70 Prepositions The class in room 315 begins at six o’clock. If you want to piss the teacher off, come late to class chewing on a big wad of bubble gum.

71 Conjunctions Conjunctions join words, phrases or clauses and indicate their relation to each other

72 There are three types of conjunctions Coordinating conjunctions (and, but, or, for, nor, yet, so) join words or ideas of equal weight or function.

73 Coordinating Conjunctions Jebediah and Jolene were tooling along in their ‘57 Chevy and ran over a ‘possum, but they had already eaten dinner, so they saved it for breakfast.

74 Coordinating Conjunctions Jebediah and Jolene were tooling along in their ‘57 Chevy and ran over a ‘possum, but they had already eaten dinner, so they saved it for breakfast.

75 Coordinating Conjunctions Jebediah and Jolene were tooling along in their ‘57 Chevy and ran over a ‘possum, but they had already eaten dinner, so they saved it for breakfast.

76 Coordinating Conjunctions Jebediah and Jolene were tooling along in their ‘57 Chevy and ran over a ‘possum, but they had already eaten dinner, so they saved it for breakfast.

77 Coordinating Conjunctions Jebediah and Jolene were tooling along in their ‘57 Chevy and ran over a ‘possum, but they had already eaten dinner, so they saved it for breakfast.

78 Correlative Conjuntions Link sentence elements of equal value, always in pairs (both/and, neither/nor, either/or, not only/but).

79 Correlative Conjuntions Both Jeb and Jolene caught Hydrophobia. Not only did they foam at the mouth and chase their tails, but they bit the mailman.

80 Correlative Conjuntions Both Jeb and Jolene caught Hydrophobia. Not only did they foam at the mouth and chase their tails, but they bit the mailman.

81 Correlative Conjuntions Both Jeb and Jolene caught Hydrophobia. Not only did they foam at the mouth and chase their tails, but they bit the mailman.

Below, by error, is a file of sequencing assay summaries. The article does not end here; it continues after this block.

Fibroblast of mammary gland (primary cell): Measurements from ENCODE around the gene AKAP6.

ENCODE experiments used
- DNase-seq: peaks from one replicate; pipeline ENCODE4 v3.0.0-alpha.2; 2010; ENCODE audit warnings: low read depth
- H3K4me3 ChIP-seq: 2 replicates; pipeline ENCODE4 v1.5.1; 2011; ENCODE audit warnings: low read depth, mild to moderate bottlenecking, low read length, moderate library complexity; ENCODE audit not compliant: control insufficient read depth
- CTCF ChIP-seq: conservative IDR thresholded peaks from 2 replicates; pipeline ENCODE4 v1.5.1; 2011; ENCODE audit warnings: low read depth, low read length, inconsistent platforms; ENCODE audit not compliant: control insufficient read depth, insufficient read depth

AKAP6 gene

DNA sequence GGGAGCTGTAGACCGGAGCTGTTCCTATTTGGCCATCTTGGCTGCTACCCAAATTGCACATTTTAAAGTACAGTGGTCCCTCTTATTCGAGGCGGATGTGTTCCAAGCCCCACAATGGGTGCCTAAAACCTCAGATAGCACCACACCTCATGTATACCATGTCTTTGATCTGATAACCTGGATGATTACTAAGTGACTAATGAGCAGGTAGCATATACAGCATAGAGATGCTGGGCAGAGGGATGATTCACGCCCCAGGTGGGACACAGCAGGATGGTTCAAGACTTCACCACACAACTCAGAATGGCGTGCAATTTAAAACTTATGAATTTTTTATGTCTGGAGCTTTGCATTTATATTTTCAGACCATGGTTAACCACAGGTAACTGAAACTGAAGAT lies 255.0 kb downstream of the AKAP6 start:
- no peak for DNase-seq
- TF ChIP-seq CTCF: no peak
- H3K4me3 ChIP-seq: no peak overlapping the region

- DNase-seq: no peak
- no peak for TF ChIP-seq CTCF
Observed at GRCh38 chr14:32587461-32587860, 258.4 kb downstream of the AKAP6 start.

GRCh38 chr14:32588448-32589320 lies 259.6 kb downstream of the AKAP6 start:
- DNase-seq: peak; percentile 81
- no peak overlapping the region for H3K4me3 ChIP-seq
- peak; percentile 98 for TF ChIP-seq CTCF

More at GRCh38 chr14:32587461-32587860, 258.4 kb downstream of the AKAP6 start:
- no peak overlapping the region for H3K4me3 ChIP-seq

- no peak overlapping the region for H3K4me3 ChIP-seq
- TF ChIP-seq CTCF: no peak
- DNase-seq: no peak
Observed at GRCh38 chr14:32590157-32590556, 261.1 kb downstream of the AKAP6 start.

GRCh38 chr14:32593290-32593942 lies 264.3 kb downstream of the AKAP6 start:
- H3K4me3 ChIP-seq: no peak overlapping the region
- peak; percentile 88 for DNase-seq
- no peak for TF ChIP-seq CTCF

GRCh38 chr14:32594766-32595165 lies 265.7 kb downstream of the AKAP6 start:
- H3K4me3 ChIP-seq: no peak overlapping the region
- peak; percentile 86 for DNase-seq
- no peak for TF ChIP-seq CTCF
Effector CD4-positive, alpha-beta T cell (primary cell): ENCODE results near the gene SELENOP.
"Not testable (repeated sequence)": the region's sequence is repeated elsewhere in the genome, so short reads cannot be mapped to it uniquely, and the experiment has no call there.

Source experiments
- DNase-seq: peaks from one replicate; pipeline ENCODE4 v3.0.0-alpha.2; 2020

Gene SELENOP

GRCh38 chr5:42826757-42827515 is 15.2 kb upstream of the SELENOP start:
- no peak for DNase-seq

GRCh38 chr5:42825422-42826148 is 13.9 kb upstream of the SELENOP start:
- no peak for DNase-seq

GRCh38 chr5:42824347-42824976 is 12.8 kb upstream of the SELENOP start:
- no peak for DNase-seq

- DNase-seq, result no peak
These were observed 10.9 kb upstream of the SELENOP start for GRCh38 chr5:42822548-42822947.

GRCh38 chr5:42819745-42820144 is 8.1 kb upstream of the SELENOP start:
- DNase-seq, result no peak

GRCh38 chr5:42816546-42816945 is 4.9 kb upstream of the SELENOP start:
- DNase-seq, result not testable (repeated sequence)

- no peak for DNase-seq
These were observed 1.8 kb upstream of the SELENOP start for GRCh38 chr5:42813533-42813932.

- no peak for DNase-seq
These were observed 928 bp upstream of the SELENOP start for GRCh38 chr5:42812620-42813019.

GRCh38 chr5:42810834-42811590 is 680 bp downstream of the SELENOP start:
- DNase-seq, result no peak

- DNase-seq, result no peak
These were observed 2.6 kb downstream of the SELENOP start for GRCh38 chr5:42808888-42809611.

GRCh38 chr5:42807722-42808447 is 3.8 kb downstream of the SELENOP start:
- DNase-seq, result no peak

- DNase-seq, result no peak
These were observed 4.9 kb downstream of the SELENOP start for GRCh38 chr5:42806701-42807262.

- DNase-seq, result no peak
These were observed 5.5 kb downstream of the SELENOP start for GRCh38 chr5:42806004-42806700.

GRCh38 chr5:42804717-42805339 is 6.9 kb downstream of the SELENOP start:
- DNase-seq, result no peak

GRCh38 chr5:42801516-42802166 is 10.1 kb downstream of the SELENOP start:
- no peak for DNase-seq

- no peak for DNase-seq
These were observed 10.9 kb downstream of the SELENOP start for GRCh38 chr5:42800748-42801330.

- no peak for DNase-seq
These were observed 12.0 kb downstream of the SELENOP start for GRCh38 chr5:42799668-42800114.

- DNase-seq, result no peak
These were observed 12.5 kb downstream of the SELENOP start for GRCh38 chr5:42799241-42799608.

82 Subordinating Conjunctions introduce dependent or subordinate clauses, linking sentence elements that are not of equal importance.

83 Subordinating Conjunctions Some common subordinating conjunctions are after, although, as if, because, if, when. See MHH 493 for a more complete list.

84 Subordinating Conjunctions The mailman did not catch rabies because he had been vaccinated, although he did sue Jeb and Jolene. He was awarded the ‘57 Chevy even though Jeb and Jolene lived in it.

85 Subordinating Conjunctions The mailman did not catch rabies because he had been vaccinated, although he did sue Jeb and Jolene. He was awarded the ‘57 Chevy even though Jeb and Jolene lived in it.

86 Subordinating Conjunctions The mailman did not catch rabies because he had been vaccinated, although he did sue Jeb and Jolene. He was awarded the ‘57 Chevy even though Jeb and Jolene lived in it.

87 Subordinating Conjunctions The mailman did not catch rabies because he had been vaccinated, although he did sue Jeb and Jolene. He was awarded the ‘57 Chevy even though Jeb and Jolene lived in it.

88 Interjections Interjections are forceful expressions, usually written with an exclamation point. (examples: Yo! Dammit! Gadzooks! Eureka! Oh no!

89 Interjections Note: In formal writing (like the writing you do in college), use interjections (and exclamation points, for that matter) very sparingly. In fact, if you can make it through the semester without using either of them, you will have my undying admiration.

90 Questions?